New York Post: Unions will dodge O’s health tax
That last one is just to take the take rhetorical trend to it’s natural conclusion, obviously they’re not in the same class of paper as the other three.
When your job is the facts, you’d better bring the facts. Twitterer @OMGfacts has not done so; tweeting:
“Every U.S. president with a beard has been a Republican.”
In fact, according to historian of presidential illnesses, Kenneth Crispell, President Woodrow Wilson grew a beard to hide the paralysis in his face he was suffering as a result of a stroke…. So there you have it; a sitting U.S. president who was a Democrat and had a beard.
1. The Institute for Justice says occupational licenses are hampering entrepreneurship in Texas, and particularly, it seems, in eyebrow plucking:
In addition to the report, the institute and eight Texas entrepreneurs who pluck eyebrows using a process called threading filed a lawsuit Tuesday in Travis County District Court over licensing regulations.
2. Chile joins the OECD (H.T. Arnold Kling), while Argentina sees it’s president attempt to grab $6.6 billion foreign currency reserves from it’s Central Bank. To this I say two things: “R.I.P.” to him, and “eat it!” to her:
TO SUSTAIN its expansionary fiscal policies, Cristina Fernández’s government has developed an insatiable hunger for other people’s cash. First she ramped up taxes on farmers, then last year she nationalised private pension funds. Now she is trying to lay her hands on the Central Bank’s foreign-currency reserves.
4. Lawmakers want the health care bill to include a ban on deals where name-brand drug makers pay off generic drug companies to stop them from making one of their drugs. If a monopoly can buy off a limited pool of potential market entrants, is there any scenario where they wont? I see this as just a way to allow generic makers to extract rents from monopolists:
…the F.T.C. is suing the drug company Cephalon, claiming that it illegally induced generic challengers to delay marketing generic versions of the stay-awake drug Provigil to protect the product, which had sales in the United States of about $925 million in 2008.
…The generic companies agreed not to market a generic form of the drug until 2012, and Cephalon agreed to pay the challengers at least $238 million for 13 side deals…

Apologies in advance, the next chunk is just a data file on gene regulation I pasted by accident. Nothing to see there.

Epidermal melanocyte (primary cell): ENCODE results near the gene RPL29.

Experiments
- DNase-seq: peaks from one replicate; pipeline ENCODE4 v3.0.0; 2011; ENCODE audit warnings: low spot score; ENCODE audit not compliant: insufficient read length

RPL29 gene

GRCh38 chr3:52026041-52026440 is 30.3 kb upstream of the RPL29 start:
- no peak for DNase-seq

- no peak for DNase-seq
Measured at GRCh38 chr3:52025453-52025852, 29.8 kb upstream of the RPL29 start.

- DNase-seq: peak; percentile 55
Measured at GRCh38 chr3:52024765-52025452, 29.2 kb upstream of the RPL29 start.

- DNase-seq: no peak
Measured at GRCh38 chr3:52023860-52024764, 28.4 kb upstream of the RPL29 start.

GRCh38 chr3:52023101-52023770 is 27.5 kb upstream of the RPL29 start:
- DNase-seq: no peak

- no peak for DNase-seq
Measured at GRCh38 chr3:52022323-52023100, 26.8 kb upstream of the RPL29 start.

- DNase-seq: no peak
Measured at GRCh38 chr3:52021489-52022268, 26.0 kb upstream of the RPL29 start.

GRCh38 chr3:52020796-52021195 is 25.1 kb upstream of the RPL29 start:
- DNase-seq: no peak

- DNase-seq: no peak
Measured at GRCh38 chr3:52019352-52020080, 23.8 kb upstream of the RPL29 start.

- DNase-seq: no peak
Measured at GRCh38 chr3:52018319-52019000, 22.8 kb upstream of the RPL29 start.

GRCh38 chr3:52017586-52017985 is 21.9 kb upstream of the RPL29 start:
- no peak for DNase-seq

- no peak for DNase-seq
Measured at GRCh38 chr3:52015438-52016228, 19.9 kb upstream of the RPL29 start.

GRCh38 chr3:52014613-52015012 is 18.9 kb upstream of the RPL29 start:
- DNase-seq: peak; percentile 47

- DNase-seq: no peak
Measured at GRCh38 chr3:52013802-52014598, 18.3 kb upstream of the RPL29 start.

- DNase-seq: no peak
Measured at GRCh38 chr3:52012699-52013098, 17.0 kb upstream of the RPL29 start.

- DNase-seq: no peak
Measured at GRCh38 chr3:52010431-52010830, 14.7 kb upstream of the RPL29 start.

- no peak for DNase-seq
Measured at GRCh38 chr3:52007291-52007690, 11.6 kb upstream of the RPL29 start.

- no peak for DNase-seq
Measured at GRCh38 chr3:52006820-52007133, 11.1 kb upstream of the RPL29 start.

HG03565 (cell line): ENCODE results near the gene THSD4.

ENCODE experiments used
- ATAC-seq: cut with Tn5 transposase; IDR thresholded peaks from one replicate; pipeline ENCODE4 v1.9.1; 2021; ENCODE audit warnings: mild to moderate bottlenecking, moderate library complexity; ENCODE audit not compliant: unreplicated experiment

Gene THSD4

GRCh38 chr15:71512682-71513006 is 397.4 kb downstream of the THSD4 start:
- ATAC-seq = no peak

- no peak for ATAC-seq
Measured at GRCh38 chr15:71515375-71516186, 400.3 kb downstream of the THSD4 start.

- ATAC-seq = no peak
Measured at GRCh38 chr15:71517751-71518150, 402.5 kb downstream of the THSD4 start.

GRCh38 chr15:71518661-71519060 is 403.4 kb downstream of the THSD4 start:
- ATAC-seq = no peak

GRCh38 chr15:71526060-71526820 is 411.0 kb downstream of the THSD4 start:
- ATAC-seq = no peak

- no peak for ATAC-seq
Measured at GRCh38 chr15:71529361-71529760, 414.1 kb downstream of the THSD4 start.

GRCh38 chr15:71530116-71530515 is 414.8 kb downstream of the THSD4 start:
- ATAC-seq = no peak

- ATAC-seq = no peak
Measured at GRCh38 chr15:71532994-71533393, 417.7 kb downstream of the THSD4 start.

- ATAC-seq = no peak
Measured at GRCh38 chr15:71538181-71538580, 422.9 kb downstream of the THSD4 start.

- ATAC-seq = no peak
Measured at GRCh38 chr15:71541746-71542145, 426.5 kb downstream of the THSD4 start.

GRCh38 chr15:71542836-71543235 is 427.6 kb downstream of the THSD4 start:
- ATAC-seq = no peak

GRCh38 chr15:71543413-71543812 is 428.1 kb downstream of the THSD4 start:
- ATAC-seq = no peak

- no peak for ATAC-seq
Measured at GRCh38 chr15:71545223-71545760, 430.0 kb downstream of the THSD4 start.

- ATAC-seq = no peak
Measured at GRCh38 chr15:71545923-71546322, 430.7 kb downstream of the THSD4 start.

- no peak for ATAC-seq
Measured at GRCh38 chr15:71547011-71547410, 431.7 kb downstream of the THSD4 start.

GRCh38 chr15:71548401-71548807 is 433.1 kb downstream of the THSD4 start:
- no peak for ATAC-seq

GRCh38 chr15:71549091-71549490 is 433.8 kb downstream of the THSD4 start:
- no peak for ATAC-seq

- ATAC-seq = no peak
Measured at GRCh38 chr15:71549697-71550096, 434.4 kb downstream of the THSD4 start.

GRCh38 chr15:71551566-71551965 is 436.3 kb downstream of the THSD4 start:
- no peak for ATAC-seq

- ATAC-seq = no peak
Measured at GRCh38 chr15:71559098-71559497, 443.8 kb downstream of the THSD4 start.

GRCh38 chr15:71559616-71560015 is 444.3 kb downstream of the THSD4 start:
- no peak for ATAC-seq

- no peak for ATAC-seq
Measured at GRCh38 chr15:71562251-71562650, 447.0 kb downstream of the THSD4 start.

FYI I’ll be posting morning links and quotes temporarilly to make up for light blogging due to a very busy work schedule the next few weeks. I’m aware that there is a surplus of links in the blogosphere.
1. Many of the jobs lost during the recession aren’t coming back (WSJ):
In November, there were 36% fewer people working in record shops than two years earlier, according to the Labor Department. There were 23% fewer people working at directory and mailing list publishers, and 46% fewer at photofinishing establishments. Those are jobs that, with the advent of mp3 recordings, Google and digital photography, were likely disappearing anyway.
2. The Chronicle of Higher Education on “green guilt” (H.T. The Browser):
Instead of religious sins plaguing our conscience, we now have the transgressions of leaving the water running, leaving the lights on, failing to recycle, and using plastic grocery bags instead of paper. In addition, the righteous pleasures of being more orthodox than your neighbor (in this case being more green) can still be had—the new heresies include failure to compost, or refusal to go organic. Vitriol that used to be reserved for Satan can now be discharged against evil corporate chief executives and drivers of gas-guzzling vehicles.
3. Obama weighs a tax on banks, but apparently not the auto industry, to recover bailout money (NYT). I think I could be convinced this is a good idea:
The administration previously rejected two ideas that have received much attention in recent months: a transaction tax on financial trades and a special tax on executives’ bonuses.
The most likely alternatives would be a tax based on the size and riskiness of an institution’s loans and other financial holdings, or a tax on profits.
Federal safety officials fined a Camden chocolate plant $39,000 yesterday for safety violations following the death of a factory worker who fell into a vat of chocolate last summer.
Some interesting statistics about the adult film industry here. I’d be curious to know what the 90% confidence intervals are around these estimates, because many of them seem surprising. For instance, the claim that the San Fernando Valley produces 90% of all adult films and releases 20,000 adult movies a year seems unrealistically large. It is also claimed that the total worldwide revenues to the industry are $97 billion. So if 90% of that flows to California, where the San Fernando Valley is located, then it contributes $87.3 billion to California’s GDP. This would be 4.7% of California’s $1.8 trillion GDP, which would be twice the direction contribution to the economy of agriculture, and 65% as large as total exports. Does that sound believable? Are there better numbers on this?
“The only monster here is the gambling monster that has enslaved your mother! I call him Gamblor, and it’s time to snatch your mother from his neon claws!” ~Homer Simpson
As long as we’re discussing where gambling regulations lie on the spectrum of paternalism, I would be curious to know if there are any reasonable people who actually think online gambling should be banned? If such people exist, do they think it’s important enough of a reason to justify keeping the Treasury department understaffed during a recession? Senator Jon Kyl is apparently blocking the nomination of the following six Treasury officials because the Obama administration is delaying the enactment of new internet gambling regulations:
- Under Secretary for International Affairs
- Under Secretary for Domestic Finance
- Assistant Secretary for International Markets and Development
- Assistant Secretary for International Economics and Development
- Assistant Secretary for Financial Markets
- Assistant Secretary for Tax Policy